In the first of a series on back-to-basics navigation Dick Everitt explains how to use a few simple lines to keep you safe
Clearing bearings are just what they sound like: bearings that keep you clear of any nearby hazards. Traditionally, you use a prominent mark on the chart that you’ll be able to identify at a reasonable range, writes Dick Everitt.
Draw a line on the chart, from the mark along the safe side of any dangers en route. Convert this line into a magnetic bearing, which you can then monitor with a hand- bearing compass from the cockpit.
You don’t have to sail along this line, it’s just there to act like a safety handrail that you mustn’t cross.
To make sure you don’t go over this line you need to know what the mark’s bearing would be if you did cross it. This ‘dangerous bearing’ might be greater, or less, than the clearing bearing and can be awkward to work out — especially if you’re tired.
I find the easiest way to do it is to imagine a huge change in the bearing. Suppose the clearing bearing is 045°M and the shallows are to the north of it. If we were well and truly aground the bearing to the mark would be, say, 090°M which is greater than the clearing bearing, so in this example I write a big ‘+’ sign on the dangerous side of the bearing line.
And just to be clear, I put a big ‘—’ sign on the safe side. So as long as our clearing bearing reads less than 045°M we’re in safe water: if it reads more than 045°M we’re heading into danger. If this all sounds a bit complicated take a look at the diagram (below left) which should make it more obvious.
When should I tack?
Normally you set up clearing bearing lines when approaching an unfamiliar channel or harbour entrance. If you have to tack towards it, put a clearing bearing line either side to limit the length of each tack. Even if you’re motoring in these lines can be handy in awkward, wiggly channels to check that you’re not being set into the shallows by local tidal eddies.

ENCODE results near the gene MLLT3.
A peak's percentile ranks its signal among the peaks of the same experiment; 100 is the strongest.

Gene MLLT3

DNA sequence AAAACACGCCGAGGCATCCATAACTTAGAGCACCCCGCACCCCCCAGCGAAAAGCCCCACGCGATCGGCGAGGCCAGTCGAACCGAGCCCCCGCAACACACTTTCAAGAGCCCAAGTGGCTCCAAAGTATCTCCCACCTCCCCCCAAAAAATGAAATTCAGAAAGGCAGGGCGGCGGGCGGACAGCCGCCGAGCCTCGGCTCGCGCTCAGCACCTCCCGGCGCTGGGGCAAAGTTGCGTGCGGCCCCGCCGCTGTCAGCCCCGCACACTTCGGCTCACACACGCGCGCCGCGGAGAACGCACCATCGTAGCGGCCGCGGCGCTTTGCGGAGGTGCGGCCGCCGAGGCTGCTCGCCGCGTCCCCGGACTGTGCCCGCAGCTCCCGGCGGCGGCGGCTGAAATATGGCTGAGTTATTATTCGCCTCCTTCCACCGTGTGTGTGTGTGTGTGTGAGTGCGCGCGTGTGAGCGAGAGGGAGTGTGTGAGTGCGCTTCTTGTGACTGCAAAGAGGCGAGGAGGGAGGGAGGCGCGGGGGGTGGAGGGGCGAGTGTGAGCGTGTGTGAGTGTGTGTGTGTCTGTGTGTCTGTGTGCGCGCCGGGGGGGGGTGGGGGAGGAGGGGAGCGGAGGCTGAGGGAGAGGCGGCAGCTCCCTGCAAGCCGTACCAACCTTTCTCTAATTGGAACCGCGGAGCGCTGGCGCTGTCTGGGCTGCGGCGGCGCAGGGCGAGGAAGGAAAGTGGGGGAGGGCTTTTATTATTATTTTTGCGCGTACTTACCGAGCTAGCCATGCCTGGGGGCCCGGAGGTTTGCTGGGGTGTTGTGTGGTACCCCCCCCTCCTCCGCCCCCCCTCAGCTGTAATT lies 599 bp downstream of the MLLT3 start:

And to save having the chart on deck, make a rough pilotage sketch of the channel with all the clearing bearings marked on it.
The marks don’t have to be ahead of you, they work equally well astern. With GPS you don’t even need landmarks, just substitute waypoints and monitor the bearing-to-waypoint readout.
Some people use the main GPS for the course and XTE (cross track error) but to save stuffing it full of extra waypoints they use a handheld GPS to monitor any smaller hazards on the way through. Of course all the normal GPS warnings still apply, and with electronic charts, make sure you use maximum zoom all along the bearing line to spot any submerged rocks that might be lurking close by.
Keep it simple
A big paper chart makes it much easier to spot those small rock symbols and drawing a line helps you concentrate on the little blighters. So I reckon if there is some sort of landmark available, the traditional compass method is much simpler than a GPS.
Just make sure the compass reading isn’t affected by bits of metal such as beer cans, cockpit speakers or steel-framed spectacles. And if your eyesight isn’t that hot, try a pair of binoculars that have a built-in compass.
Keeping clear of shoals
In this example I’ve written a big ‘+’ sign on the dangerous side of the bearing line and a big ‘—’ sign on the safe side. As long as my clearing bearing reads less than 045°M I’m in safe water.
Tacking into an entrance
When tacking towards an unfamiliar channel or harbour entrance, draw lines to limit the length of each tack. In this example keep your clearing bearing above 070°M on the port tack and below 105°M on the starboard tack.
This Nav in a Nutshell was published in the March 2011 issue of PBO.